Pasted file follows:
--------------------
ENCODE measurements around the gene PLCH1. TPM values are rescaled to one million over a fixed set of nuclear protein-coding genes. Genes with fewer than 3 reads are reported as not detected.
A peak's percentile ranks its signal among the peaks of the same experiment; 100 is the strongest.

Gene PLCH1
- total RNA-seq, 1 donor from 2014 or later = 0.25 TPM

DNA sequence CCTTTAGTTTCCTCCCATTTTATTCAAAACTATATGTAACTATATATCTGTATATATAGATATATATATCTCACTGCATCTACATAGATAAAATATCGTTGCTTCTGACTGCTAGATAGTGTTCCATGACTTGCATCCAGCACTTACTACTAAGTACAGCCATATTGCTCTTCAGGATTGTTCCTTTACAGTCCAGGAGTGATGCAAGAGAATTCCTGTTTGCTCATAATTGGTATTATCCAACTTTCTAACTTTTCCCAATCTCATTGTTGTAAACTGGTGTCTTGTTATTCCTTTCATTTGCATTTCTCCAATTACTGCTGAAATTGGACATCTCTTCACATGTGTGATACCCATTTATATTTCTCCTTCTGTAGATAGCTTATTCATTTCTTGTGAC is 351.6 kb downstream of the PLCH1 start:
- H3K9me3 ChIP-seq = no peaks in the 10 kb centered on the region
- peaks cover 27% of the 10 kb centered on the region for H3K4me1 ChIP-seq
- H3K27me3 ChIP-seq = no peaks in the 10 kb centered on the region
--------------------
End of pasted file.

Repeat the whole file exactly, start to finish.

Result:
ENCODE measurements around the gene PLCH1. TPM values are rescaled to one million over a fixed set of nuclear protein-coding genes. Genes with fewer than 3 reads are reported as not detected.
A peak's percentile ranks its signal among the peaks of the same experiment; 100 is the strongest.

Gene PLCH1
- total RNA-seq, 1 donor from 2014 or later = 0.25 TPM

DNA sequence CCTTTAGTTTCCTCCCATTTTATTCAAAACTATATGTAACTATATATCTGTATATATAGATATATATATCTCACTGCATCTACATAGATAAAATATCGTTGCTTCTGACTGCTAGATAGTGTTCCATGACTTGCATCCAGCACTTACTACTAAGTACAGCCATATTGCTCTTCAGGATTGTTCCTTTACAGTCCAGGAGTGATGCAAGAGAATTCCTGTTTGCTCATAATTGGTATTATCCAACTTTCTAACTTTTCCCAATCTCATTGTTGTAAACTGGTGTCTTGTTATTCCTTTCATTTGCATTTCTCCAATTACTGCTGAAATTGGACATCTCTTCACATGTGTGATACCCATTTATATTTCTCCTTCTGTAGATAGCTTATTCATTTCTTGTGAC is 351.6 kb downstream of the PLCH1 start:
- H3K9me3 ChIP-seq = no peaks in the 10 kb centered on the region
- peaks cover 27% of the 10 kb centered on the region for H3K4me1 ChIP-seq
- H3K27me3 ChIP-seq = no peaks in the 10 kb centered on the region